Introduction to Construction in Qatar

Dariya Alton - Article Contributor and Analyst following Qatar

Harrison Ritchie - Article Contributor and Analyst following Qatar

Josh McLellan - Article Contributor and Analyst following Qatar

Micah Allison – Article Contributor and Analyst following Qatar

Temesghen Naizghi – Article Contributor and Analyst following Qatar

Yaman Aswad - Article Contributor and Analyst following Qatar

Sydney Scott – Article Contributor, Editor and Team Leader following Qatar


Politics and Governance

 The Emirate of Qatar, a small country located in the Middle East, is an oil-rich constitutional monarchy. Sheikh Tamim bin Hamad AL Thani is the current Emir (head) of the gulf state, and is accountable only to Sharia law. Historically, Emirs have used the state’s oil wealth to strengthen their own political powers. There is only one institution in which citizens can participate in elections, being the Central Municipal Council - though it has a limited role in government. However, Qatar is moving towards a more democratic governance model to satisfy its citizens following the Arab Spring. The state has an elected legislative body that holds ministers accountable to the legislature. Still, Qatar’s constitution forbids the formation of any political parties.


 Qatar’s economy is largely based on natural resource extraction. The country has the world’s third largest natural gas reserves at 25 trillion cubic meters and as also holds the title of the world’s biggest exporter of liquefied natural gas (LNG). Qatar is home to at least 25 billion barrels of proved oil reserves which will allow for an estimated minimum of five additional decades of oil extraction at current export levels of 1.522 million barrels per day.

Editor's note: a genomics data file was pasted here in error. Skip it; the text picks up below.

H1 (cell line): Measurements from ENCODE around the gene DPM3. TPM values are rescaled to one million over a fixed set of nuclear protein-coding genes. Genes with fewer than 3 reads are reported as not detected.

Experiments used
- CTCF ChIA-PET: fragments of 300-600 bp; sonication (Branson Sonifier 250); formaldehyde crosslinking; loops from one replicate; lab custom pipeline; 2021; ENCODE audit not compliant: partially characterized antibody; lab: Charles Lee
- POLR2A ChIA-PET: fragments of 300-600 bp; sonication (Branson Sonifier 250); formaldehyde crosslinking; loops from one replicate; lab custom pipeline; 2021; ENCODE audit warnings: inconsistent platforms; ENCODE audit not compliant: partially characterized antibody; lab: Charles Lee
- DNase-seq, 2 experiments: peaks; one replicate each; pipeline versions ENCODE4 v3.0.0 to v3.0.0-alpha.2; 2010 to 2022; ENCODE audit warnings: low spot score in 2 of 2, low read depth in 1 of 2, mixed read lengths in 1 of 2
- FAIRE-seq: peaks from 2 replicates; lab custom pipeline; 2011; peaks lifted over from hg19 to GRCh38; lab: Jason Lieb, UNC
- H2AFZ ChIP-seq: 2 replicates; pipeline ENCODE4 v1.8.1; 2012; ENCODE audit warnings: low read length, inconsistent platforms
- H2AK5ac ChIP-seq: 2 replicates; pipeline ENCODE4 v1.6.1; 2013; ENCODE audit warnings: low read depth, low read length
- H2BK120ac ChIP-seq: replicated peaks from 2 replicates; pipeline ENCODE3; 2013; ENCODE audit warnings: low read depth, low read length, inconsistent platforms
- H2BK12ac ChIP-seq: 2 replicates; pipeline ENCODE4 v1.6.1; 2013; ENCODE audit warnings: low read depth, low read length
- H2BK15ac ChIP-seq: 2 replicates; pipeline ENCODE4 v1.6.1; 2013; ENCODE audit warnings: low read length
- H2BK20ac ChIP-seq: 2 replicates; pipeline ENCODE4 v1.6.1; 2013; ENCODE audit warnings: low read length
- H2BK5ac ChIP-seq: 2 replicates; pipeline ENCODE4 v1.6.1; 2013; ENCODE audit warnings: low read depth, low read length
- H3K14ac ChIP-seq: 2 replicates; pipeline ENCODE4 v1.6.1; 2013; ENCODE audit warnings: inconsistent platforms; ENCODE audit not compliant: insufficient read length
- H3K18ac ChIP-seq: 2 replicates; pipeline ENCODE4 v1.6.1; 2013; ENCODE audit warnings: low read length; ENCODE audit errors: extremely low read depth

This abundance of natural resources has allowed Qatar to achieve historically explosive growth. The country’s GDP per capita increased at a rate of more than 1000% in the 1970s, and overall GDP nearly quintupled during the 10-year span between 1995 and 2005. However, Qatar’s reliance on oil and natural gas also exposes the country’s economy to elevated levels of volatility in the global marketplace. The 2016 downturn in oil prices across the world caused Qatar to run an $8 billion deficit and forced the Qatari government to implement measures such as increases in domestic gas prices as well as cuts to electricity subsidies to curb the economic downturn.

 In terms of trade and foreign investment, Qatar’s economy is relatively open and integrated within the global market. The value of Qatar’s imports and exports combined totals more than 90% of the country’s GDP, and the country remains a valued trading partner with many countries around the world including Japan, Germany, and the United States. Foreign investment has also been liberalized in recent years with the Qatari government, allowing foreign companies to obtain complete ownership in businesses activities across sectors ranging from industry to natural resource development. In addition, Qatar’s flat corporate tax rate of 10% serves as a major attraction to foreign companies looking to invest in the country.

 Economic diversification has remained one of the Qatari government’s premier economic goals within recent years. Qatar has continued to support its construction sector through major investment in infrastructure projects. The government has allocated more than $100 billion – or nearly 50% of the country’s national budget – in new infrastructure spending for the fiscal year of 2018. Combined with both the prospect of flourishing tourism as well as the upcoming 2022 FIFA World Cup, there exists a plethora of opportunities for Qatar to diversify its economy past its natural resource sector in the coming years.